Over 100 jobs to go as Teva to shift Sudocrem production to Bulgaria
The nappy rash cream has been produced in Baldoyle since the 1940s
Sudocrem has been a household staple in Ireland for 90 years
Sudocrem has been produced in Baldoyle since the 1940s.
“Yesterday we met with employees at our Baldoyle plant to inform them of the proposed closure of the site, as part of a wider programme to optimise our global manufacturing network. We know that this news is disappointing for many, but we’ll do everything we can to support all our affected employees throughout this process,” a spokesman for Teva said.
“We’ll continue to have a strong presence in Ireland through our respiratory manufacturing plant in Waterford in addition to our commercial activities, and we remain fully committed to the Irish market,” the spokesman added.
Tánaiste and Minister for Employment Leo Varadkar said the decision to close the Baldoyle manufacturing plant was “devastating news” for the 110 employees affected and their families.
Mr Varadkar said his thoughts were with those whose jobs would be cut by the end of 2022. “I know this must be an incredibly worrying time, especially given everything that’s happened over the past year,” he added.
Mr Varadkar welcomed the commitment by Teva Pharmaceuticals, which has owned Sudocrem since 2016, to maintain a “strong presence” in Ireland.
“I want workers to know that the Government will also make all necessary State assistance available to them,” he said. There will be a cross-departmental effort to help the workers find new employment, education and training opportunities “as soon as possible”, Mr Varadkar added.
The Teva announcement comes not long after another large company announced it would move its operations away from Baldoyle. Viatris, a global healthcare company, confirmed last December that its two-year wind-down of operations in the area would lead to the loss of 440 jobs.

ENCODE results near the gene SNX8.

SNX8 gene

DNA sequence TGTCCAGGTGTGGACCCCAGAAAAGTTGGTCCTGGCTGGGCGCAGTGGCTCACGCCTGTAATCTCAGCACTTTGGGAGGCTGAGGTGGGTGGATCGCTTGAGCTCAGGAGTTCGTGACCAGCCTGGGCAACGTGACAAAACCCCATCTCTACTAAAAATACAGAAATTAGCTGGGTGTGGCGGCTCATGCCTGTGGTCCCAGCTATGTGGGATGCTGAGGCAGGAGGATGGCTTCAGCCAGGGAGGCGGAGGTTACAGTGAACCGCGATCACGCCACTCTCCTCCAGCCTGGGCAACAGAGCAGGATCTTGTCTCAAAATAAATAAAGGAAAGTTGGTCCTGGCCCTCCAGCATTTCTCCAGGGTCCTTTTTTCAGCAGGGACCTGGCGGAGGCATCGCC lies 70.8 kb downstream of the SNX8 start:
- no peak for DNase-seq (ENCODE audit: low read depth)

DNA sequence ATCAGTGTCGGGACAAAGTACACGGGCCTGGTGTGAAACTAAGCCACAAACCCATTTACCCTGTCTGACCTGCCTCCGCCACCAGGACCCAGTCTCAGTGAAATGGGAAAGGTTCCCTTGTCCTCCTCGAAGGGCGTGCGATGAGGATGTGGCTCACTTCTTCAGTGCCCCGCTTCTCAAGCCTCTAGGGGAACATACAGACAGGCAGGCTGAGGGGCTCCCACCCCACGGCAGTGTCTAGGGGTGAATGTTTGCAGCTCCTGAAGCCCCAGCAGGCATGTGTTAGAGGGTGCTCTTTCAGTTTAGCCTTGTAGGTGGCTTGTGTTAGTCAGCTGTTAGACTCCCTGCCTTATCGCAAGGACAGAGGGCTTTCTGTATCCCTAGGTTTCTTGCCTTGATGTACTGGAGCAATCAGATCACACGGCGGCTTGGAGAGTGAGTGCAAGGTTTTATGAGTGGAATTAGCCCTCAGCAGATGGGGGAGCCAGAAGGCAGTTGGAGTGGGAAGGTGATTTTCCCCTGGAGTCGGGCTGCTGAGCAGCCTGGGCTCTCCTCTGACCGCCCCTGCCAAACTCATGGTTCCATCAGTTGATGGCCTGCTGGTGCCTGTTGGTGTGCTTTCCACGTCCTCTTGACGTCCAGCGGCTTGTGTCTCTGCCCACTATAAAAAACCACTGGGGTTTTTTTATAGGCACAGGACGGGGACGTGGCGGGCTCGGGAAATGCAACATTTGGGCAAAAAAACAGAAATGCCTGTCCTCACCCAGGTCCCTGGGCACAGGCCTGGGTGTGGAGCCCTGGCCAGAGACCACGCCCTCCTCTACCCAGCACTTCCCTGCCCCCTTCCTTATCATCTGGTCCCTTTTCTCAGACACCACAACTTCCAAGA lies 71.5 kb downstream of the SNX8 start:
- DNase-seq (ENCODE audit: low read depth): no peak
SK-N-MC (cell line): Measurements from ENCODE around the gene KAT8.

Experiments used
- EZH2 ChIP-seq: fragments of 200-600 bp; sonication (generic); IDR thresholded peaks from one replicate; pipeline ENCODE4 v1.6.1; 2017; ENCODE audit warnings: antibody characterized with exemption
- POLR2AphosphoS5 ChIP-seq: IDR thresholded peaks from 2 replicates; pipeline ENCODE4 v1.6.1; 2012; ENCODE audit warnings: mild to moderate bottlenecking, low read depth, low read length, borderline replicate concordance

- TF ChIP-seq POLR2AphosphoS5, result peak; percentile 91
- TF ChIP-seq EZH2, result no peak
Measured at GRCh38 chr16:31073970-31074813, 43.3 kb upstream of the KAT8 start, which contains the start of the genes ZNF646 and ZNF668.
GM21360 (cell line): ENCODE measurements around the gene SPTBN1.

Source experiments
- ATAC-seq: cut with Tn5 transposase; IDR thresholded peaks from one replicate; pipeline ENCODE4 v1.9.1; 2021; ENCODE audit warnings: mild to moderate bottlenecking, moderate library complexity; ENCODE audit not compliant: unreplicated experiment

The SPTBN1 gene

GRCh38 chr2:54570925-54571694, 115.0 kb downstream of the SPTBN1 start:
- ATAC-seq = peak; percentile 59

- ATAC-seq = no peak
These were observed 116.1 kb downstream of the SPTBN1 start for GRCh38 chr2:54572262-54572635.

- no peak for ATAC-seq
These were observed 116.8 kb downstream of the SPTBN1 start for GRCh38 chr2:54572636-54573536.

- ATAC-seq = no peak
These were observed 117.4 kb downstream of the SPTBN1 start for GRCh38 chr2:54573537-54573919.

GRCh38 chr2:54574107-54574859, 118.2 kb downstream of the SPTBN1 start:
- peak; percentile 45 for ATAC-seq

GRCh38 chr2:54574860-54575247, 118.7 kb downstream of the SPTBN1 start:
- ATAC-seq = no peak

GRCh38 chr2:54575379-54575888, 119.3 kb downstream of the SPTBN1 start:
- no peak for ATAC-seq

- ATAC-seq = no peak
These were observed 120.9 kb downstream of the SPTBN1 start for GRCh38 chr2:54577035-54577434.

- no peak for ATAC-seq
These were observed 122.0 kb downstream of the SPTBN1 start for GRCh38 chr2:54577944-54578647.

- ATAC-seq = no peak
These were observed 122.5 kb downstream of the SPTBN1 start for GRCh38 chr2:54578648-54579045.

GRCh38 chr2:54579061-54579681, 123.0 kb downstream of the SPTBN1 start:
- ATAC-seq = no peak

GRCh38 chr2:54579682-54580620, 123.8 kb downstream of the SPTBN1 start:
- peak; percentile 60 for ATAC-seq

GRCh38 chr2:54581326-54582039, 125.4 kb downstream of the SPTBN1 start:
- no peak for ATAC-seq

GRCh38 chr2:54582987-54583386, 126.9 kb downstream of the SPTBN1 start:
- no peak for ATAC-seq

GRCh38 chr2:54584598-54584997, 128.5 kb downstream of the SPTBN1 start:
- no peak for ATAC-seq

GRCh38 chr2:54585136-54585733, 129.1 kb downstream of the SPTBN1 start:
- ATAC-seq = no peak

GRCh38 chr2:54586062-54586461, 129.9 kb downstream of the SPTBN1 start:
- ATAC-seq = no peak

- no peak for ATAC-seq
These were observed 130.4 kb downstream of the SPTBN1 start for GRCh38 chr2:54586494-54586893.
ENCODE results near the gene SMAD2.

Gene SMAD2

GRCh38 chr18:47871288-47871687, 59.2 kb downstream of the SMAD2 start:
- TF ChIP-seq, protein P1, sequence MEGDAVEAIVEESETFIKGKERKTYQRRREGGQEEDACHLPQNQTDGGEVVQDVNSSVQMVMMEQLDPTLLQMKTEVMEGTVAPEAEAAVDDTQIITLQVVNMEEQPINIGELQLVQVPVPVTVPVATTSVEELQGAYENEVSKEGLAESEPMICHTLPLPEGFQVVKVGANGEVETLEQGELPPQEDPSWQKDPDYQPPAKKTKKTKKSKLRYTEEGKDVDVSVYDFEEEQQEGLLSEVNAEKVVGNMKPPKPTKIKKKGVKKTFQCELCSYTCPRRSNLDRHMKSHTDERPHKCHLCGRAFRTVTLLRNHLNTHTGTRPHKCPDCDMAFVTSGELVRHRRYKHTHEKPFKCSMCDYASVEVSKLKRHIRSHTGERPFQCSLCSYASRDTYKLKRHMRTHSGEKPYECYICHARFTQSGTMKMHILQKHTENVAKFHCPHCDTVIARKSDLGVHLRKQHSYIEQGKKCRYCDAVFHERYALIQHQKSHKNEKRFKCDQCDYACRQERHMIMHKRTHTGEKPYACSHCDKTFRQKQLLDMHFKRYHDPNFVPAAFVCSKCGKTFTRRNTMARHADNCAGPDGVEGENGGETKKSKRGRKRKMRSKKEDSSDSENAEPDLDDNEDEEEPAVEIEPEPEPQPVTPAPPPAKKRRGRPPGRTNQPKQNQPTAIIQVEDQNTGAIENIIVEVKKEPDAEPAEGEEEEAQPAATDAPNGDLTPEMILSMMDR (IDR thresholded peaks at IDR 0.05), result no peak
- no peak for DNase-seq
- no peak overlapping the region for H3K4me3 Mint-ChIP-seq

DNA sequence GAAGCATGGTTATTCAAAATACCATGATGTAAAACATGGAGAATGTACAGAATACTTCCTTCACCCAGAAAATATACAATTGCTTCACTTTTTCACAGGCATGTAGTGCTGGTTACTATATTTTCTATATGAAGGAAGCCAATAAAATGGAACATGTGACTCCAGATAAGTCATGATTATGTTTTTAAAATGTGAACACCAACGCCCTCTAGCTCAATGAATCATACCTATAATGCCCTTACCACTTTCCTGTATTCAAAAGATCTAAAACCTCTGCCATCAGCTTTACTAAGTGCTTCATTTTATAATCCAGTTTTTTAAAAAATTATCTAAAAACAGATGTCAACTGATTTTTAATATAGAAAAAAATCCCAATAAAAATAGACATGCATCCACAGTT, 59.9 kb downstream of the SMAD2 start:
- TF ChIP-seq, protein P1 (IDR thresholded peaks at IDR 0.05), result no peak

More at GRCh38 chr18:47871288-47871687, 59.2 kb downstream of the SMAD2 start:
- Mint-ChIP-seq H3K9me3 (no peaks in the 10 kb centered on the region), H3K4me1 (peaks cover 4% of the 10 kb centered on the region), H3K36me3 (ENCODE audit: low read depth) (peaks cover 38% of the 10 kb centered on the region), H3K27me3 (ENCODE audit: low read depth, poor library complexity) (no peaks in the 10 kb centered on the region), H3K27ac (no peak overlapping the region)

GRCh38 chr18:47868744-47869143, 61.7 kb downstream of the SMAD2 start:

Sinn Féin TD for Dublin Bay North, Denise Mitchell, said the announcement comes as another “huge blow” to the local community and economy. Ms Mitchell said efforts “must to be made to restore employment to this area, which has been devastated by recent losses”.
Sudocrem, which has been a household staple in Ireland for 90 years, is now available in more than 40 countries. An estimated 34.5 million pots are sold each year.
The product was recently in the news when pop star Madonna was pictured with a pot of it in the background of a photo posted on Twitter.
Thomas Smith, a professor of pharmacy and a retail pharmacist in Dublin, created the nappy rash cream in the back of his shop at 1 Old Cabra Road and originally packaged it in glass jars. He moved his operation to a larger premises in Baldoyle in the 1940s, owing to Sudocrem’s growing popularity.
The balm was originally called Smith’s Cream, and later was changed to Soothing Cream, which came to be pronounced as “Sudocrem” by Dubliners.
Teva acquired Sudocrem as part of its multimillion euro deal for Actavis in 2016. It subsequently closed a testing lab in Dundalk, but still operates a manufacturing plant in Waterford that employs about 500 people.
Teva Pharmaceuticals Ireland had 612 employees at the end of December 2020 and reported turnover of €800 million.